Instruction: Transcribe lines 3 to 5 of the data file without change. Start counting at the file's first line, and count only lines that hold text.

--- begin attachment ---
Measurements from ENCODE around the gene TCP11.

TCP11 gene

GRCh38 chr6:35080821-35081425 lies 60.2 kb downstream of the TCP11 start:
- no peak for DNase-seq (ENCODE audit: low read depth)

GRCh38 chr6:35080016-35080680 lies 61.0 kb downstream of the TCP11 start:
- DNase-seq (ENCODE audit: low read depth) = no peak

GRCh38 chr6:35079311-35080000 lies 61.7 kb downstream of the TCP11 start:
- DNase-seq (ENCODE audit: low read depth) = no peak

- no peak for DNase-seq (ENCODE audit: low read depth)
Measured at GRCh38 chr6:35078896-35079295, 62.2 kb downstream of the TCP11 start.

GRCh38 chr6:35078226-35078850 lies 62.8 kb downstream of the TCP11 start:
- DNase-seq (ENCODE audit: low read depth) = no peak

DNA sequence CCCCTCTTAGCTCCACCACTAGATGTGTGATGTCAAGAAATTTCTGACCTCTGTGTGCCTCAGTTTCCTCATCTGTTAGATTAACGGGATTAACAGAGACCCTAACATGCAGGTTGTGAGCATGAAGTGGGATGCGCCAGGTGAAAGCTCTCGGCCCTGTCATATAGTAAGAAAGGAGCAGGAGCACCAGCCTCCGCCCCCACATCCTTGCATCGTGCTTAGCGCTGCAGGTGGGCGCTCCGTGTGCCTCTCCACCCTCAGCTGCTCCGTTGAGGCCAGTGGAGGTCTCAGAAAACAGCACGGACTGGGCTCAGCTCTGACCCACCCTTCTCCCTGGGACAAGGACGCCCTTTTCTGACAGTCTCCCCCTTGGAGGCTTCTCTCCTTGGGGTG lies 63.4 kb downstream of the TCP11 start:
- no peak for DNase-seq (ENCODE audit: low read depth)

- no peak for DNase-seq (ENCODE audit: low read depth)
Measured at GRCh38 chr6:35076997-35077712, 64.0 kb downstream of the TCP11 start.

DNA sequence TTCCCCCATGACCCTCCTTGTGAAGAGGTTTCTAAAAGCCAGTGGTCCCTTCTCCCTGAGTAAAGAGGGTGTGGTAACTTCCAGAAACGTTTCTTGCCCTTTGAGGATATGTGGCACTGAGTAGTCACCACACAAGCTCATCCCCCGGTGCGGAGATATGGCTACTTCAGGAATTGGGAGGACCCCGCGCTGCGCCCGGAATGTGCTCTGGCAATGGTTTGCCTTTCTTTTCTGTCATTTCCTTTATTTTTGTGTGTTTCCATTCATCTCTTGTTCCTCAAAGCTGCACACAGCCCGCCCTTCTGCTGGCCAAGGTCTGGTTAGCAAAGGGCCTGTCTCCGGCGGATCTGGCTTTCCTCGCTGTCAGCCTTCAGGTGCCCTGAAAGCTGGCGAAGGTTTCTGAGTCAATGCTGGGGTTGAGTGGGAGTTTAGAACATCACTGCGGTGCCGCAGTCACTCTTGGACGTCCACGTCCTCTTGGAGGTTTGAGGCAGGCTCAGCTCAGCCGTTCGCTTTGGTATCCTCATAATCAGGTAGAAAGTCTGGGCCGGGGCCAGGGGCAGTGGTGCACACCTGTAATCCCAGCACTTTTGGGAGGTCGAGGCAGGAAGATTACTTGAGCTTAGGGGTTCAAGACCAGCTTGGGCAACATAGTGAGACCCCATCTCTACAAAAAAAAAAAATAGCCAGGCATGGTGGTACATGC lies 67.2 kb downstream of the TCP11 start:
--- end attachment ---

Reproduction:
GRCh38 chr6:35080821-35081425 lies 60.2 kb downstream of the TCP11 start:
- no peak for DNase-seq (ENCODE audit: low read depth)

GRCh38 chr6:35080016-35080680 lies 61.0 kb downstream of the TCP11 start: